Have you ever tried to check out of an e-commerce site that asked for your payment information before the total charges have been displayed? This is where a lot of sites lose customers who want to know exactly what they are spending before offering up their funds. Customers should have access to their total bill, including shipping and taxes, prior to giving payment information. It’s a simple fix in your e-commerce web design that can translate to more sales and happier customers.
So many choices.
However well-intended, too many categories to choose from will likely just overwhelm customers. This can become cumbersome and can be frustrating to online shoppers and make them stop browsing. They might not know exactly what they are searching for and just want to see what is available. Best practice is to show seven or fewer top-level categories and three or fewer secondary categories. Keep it simple and easy to navigate – that will always turn into more sales.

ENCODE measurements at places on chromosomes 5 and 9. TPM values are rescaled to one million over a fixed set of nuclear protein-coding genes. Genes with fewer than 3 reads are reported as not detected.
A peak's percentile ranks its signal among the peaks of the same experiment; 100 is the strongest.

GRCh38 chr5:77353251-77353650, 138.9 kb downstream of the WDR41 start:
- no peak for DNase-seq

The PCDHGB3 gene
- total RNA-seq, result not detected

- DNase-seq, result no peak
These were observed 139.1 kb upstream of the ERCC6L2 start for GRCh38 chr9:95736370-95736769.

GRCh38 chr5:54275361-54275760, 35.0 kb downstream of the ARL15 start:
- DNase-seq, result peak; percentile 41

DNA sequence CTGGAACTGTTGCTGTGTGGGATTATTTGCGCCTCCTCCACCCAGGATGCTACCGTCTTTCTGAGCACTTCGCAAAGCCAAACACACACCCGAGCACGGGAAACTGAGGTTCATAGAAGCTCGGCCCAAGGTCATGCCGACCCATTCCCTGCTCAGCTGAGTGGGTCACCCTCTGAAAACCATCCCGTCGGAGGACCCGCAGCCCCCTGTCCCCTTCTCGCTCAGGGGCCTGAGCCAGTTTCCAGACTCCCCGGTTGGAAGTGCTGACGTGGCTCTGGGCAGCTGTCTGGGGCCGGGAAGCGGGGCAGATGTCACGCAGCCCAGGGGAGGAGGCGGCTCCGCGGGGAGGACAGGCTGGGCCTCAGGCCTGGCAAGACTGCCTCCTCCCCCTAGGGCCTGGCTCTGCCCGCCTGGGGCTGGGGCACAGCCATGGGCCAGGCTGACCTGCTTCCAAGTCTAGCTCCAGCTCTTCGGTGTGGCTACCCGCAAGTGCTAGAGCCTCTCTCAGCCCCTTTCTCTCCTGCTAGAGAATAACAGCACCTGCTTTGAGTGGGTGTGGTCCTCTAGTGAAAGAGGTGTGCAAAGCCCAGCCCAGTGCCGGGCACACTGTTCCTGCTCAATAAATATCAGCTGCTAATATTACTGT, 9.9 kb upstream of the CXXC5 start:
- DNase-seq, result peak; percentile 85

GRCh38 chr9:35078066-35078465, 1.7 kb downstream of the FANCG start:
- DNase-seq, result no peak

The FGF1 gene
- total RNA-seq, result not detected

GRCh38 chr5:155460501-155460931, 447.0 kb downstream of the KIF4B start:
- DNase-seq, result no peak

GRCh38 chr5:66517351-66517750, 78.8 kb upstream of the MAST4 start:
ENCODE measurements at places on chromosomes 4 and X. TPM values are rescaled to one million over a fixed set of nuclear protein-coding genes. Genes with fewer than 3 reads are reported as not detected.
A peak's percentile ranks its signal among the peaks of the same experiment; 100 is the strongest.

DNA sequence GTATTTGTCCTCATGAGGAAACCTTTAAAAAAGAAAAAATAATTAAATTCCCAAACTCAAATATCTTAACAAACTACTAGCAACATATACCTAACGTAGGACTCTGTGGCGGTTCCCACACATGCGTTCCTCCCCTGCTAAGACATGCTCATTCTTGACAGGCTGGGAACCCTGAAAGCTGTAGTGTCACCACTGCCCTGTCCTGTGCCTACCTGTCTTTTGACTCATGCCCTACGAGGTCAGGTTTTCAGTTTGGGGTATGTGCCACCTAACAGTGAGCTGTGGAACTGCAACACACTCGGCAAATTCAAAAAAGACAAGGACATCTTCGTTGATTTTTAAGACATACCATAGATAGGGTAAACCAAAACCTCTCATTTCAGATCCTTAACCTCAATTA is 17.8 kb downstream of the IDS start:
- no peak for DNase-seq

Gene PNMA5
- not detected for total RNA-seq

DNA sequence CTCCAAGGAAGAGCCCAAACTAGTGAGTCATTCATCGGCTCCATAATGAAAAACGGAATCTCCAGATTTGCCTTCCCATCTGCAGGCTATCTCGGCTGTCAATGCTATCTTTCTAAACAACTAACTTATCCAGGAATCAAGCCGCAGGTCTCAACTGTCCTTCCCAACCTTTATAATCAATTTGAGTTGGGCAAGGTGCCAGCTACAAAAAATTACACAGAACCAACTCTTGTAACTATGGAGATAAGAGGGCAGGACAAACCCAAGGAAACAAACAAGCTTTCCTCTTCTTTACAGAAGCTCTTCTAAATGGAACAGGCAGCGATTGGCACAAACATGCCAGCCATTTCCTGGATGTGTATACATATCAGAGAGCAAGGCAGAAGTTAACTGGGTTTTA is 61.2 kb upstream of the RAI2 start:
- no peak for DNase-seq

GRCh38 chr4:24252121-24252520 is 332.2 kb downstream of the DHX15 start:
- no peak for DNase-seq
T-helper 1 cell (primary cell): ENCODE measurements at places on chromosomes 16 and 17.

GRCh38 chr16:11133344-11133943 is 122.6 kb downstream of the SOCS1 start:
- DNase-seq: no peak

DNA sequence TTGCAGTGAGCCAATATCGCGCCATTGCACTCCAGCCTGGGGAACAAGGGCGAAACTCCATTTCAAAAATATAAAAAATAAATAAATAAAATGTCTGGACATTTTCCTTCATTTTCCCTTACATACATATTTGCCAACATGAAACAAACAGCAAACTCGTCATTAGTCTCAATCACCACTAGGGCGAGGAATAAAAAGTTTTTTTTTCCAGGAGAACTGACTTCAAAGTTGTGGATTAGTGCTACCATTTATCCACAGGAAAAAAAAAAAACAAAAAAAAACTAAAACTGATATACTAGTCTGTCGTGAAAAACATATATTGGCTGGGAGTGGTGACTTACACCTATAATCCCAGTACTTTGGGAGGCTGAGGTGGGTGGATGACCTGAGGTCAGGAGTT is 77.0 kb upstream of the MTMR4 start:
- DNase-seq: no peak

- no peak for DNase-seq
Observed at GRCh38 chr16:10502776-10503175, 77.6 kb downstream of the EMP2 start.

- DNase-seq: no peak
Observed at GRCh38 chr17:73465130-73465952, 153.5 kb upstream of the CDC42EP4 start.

So those are some of the e-commerce web design things mistakes we see pretty regularly. What are your least favorite things about e-commerce sites? Do you have an online shopping horror story to share? We’d love to hear about it in the comments section!
You’ve made it through half of the battle (and for some the hardest part): A visitor arrived at your e-commerce website. Now you need to get them to buy. There are a lot of things that go into increasing conversions but design is perhaps the most important.
Most of us would agree that we buy things that look great. Many times the design of a website is the first impression that we receive of a company. Good or bad, the design can influence your subconscious opinion of the product or service you’re considering purchasing. So, how can you ensure that the opinion formed is a good one and how can you use your design to help convert visitors to customers?
Make Sure Your Design Enhances Rather than Distract